There are a few weblogs where the comments are better than the article.
That's the case with Mike Industries. Mike often writes the most lackadaisical posts (a recent one about lobsters) - generating fantastic comments.
Of more substantial interest was his recent thin recommendation of a financial site.
I liked Brett's succinct version of investment information:
I look forward to following The Kirk Report, because I find the markets entertaining. But, like just about every individual investor, I would very likely be better off financially if I limited myself to other forms of entertainment.
If you really want to get the most out of your personal finances, in terms of investment returns and time spent allocating resources, limit your reading to Warren Buffett’s annual shareholder letter, William Bernstein’s quarterly Efficient Frontier, and each new edition of Burton Malkiel’s A Random Walk Down Wall Street and Andrew Tobias’s The Only Investment Guide You’ll Ever Need (not that Malkiel or Tobias change their books all that much from edition to edition, but that’s the point).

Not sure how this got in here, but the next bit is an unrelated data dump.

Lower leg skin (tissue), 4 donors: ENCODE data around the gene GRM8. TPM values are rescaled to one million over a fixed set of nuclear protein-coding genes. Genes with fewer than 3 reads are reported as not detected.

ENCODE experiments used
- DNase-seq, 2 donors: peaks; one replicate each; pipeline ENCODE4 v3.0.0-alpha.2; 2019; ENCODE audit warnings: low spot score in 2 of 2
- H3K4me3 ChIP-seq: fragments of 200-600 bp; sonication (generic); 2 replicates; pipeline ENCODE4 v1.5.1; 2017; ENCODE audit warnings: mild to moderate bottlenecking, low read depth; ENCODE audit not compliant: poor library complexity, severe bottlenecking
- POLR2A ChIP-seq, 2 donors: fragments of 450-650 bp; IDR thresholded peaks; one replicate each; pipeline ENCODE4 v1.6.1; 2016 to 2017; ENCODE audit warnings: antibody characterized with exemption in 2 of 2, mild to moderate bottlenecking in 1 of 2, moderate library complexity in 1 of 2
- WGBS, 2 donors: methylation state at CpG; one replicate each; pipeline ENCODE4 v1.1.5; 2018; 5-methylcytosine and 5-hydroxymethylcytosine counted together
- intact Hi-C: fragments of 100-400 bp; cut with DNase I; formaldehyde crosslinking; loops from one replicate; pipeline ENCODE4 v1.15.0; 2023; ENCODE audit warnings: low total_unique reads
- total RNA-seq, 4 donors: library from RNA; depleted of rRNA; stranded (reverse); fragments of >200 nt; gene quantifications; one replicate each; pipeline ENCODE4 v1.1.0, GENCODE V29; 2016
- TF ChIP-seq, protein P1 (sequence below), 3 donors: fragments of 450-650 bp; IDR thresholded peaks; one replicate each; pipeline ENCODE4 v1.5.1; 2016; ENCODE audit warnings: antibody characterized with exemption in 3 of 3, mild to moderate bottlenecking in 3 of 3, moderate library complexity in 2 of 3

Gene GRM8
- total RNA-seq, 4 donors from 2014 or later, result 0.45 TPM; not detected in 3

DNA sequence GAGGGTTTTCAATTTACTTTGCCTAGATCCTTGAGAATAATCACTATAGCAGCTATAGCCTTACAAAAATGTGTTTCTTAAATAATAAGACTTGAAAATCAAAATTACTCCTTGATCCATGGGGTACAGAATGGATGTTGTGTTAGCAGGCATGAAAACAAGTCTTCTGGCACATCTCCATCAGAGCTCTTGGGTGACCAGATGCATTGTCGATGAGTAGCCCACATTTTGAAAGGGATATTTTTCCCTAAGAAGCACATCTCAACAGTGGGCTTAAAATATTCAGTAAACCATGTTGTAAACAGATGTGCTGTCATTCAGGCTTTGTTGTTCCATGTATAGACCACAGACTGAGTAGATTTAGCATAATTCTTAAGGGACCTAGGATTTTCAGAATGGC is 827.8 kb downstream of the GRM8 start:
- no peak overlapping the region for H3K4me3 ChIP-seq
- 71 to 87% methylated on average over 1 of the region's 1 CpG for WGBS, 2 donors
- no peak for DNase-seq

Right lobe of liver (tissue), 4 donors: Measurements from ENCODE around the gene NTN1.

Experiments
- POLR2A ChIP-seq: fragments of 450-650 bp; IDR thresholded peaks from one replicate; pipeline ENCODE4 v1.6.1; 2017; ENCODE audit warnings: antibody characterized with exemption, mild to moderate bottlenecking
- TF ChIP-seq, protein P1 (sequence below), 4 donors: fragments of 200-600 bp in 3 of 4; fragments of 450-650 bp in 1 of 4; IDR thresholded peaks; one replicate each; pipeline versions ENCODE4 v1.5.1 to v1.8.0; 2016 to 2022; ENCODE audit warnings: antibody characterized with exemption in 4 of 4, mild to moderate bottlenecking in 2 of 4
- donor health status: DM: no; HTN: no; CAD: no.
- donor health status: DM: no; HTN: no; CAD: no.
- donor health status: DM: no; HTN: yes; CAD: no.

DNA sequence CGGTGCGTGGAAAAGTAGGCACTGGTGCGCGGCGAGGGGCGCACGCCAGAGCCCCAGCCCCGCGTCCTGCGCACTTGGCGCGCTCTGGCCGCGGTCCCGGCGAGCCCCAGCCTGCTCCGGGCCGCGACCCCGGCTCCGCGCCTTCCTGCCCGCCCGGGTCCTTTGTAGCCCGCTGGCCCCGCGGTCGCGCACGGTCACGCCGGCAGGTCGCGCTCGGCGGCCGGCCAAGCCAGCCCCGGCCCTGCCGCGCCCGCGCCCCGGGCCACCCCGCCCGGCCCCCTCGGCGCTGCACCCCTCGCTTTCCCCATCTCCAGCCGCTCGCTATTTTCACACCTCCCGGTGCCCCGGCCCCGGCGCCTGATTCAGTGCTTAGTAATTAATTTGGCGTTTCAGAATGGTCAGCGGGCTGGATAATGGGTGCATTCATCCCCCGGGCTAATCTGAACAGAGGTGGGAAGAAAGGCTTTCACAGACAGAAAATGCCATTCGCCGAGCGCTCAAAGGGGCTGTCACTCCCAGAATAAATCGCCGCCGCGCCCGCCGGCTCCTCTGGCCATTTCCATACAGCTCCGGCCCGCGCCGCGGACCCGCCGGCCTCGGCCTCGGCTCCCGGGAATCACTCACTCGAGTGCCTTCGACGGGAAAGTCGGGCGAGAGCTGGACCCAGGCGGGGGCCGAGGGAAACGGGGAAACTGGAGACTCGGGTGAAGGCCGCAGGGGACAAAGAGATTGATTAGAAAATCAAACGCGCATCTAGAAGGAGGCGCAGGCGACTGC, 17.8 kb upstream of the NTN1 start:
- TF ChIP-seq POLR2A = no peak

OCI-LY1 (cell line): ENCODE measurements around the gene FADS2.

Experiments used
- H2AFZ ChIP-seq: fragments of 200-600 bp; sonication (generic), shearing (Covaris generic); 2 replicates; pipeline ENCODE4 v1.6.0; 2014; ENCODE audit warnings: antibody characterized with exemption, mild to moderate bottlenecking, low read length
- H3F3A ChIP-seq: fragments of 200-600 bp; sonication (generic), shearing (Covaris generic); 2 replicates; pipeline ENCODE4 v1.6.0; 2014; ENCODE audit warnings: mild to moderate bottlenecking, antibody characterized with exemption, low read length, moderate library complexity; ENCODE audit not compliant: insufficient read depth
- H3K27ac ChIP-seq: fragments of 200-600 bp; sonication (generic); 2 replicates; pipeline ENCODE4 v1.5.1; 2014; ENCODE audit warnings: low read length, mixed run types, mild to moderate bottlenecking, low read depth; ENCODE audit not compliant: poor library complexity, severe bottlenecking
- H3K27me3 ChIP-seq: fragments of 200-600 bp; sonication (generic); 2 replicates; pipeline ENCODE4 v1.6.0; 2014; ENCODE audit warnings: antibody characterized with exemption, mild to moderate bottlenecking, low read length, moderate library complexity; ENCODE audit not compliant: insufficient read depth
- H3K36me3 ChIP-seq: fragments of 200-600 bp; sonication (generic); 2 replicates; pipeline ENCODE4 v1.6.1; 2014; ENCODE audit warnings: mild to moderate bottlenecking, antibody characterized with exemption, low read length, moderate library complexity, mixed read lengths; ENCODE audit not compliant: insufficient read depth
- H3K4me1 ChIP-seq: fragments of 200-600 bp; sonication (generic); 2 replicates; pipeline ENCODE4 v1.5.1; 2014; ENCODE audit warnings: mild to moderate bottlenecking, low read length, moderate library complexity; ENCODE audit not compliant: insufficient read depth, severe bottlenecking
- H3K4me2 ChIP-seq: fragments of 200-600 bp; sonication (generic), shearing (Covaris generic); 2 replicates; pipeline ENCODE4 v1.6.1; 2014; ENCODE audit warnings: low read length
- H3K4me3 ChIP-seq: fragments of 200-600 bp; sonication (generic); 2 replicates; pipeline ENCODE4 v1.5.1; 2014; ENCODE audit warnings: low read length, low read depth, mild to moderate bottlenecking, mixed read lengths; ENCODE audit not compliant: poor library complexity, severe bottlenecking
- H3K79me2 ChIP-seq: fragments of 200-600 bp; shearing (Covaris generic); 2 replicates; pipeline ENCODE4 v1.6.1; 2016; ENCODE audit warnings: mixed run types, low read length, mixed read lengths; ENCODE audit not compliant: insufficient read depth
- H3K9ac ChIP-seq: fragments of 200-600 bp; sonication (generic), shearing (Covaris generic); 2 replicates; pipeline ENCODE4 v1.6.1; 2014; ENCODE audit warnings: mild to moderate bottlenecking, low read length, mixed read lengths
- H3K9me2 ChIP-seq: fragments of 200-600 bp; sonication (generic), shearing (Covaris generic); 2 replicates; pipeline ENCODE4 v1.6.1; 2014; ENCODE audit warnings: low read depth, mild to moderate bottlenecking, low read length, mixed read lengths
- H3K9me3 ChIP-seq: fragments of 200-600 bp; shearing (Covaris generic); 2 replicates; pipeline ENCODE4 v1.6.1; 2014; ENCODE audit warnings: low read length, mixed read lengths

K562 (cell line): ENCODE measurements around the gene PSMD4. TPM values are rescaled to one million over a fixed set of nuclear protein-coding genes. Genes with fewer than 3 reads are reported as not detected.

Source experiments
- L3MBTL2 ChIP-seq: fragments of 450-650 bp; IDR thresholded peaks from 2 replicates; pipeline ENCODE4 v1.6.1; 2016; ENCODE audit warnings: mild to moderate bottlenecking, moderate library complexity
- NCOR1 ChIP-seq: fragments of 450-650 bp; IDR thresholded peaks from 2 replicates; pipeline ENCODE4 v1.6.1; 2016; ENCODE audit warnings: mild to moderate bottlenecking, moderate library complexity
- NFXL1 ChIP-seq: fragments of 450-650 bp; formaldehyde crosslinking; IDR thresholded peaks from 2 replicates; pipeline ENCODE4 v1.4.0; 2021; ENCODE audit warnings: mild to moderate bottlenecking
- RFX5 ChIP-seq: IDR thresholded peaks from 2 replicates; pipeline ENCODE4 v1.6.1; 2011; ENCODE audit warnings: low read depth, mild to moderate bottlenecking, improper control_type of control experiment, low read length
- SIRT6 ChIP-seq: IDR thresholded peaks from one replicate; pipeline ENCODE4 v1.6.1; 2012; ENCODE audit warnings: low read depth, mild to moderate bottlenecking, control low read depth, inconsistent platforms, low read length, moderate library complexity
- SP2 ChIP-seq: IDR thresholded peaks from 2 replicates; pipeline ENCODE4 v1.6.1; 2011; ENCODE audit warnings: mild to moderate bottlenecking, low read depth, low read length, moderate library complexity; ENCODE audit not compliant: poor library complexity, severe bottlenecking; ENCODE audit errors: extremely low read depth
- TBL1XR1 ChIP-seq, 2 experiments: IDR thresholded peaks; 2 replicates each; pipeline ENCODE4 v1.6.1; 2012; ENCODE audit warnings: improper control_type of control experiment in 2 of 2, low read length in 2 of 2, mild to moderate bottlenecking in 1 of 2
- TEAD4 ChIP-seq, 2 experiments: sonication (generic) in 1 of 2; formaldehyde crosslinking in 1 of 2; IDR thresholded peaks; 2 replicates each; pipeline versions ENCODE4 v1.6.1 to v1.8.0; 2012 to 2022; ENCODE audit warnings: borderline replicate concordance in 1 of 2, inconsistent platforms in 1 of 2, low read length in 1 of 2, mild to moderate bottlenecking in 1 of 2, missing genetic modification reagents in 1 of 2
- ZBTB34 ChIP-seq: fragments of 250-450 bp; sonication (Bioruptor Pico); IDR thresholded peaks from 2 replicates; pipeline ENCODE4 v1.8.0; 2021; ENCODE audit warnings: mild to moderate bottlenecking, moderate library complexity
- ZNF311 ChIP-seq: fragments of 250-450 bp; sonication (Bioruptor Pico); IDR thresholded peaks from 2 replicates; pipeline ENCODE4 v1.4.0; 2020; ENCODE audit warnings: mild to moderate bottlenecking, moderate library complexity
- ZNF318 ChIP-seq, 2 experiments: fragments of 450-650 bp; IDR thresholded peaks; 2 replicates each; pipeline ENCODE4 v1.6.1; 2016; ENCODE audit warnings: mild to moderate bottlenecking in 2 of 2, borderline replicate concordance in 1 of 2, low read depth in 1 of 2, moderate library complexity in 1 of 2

This is better advice than you might get spending a week online searching for investment information.
Juan Cole's Middle East weblog, while very good, often has comments that are still more incisive than his own commentary.
To get to this point, many of the articles have to be very good to build up a readership capable of creating collective intelligence.